Under this new rebuilding plan, both Water and Duckworth Streets were again set at a width of 60 feet; but in the case of the former, the street line as it existed on the day before the June 9 fire was to be retained wherever possible. (21) It was, however, on the north side of Duckworth Street that the most significant and retrograde change was made. There, the clause in the original Act limiting construction to fire proof materials was repealed and frame structures were again permitted. Knowing that the Phoenix Fire Insurance Office of London the largest underwriter of property in the town considered a width of 60 feet sufficient for fire protection, the merchants in both the legislature and the town were content to look to the south side of Duckworth Street, with its fire proof construction, as security from the town above. (22) Through these arrangements the merchants were saved from paying for costly general civic improvements while the Liberals were able to offer their working class followers in St. John's the dubious benefits of cheap frame construction.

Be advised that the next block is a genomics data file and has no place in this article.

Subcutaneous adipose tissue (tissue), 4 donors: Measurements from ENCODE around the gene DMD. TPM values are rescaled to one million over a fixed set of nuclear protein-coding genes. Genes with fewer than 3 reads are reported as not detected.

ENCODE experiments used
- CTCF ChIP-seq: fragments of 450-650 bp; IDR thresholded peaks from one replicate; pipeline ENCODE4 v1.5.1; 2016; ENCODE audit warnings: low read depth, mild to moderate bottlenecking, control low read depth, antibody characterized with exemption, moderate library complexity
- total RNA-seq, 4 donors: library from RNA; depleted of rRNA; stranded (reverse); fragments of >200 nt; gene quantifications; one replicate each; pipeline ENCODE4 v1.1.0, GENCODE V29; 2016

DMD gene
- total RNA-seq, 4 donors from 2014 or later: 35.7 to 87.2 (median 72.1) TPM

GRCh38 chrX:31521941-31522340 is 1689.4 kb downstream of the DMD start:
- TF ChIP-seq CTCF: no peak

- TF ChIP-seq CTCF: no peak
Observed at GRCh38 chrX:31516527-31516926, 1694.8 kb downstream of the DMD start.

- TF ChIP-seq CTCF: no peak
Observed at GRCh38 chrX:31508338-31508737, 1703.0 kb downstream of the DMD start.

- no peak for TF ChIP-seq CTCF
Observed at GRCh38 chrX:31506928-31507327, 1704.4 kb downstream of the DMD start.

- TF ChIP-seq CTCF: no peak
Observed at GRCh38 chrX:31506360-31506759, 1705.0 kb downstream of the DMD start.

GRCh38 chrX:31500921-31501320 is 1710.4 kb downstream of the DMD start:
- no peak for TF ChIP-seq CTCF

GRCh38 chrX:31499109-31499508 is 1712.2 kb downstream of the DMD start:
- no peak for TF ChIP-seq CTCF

To pay for these street improvements that were to be made, the legislature decided to raise a loan of 20,000 pounds on the security of the colonial revenue. There was now also to be a 10% duty on imports passing through the port of St. John's. This latter impost was to pay for such general improvements as the construction of drains and sewers and the levelling of the surfaces of Water and Duckworth Streets. The new duty, which in effect replaced the assessments provided for in the original Act, was also to provide the salary of the new supervisor of streets. (23) What St. John's got then was a watered down version of the original plan without the imposition of any property assessment.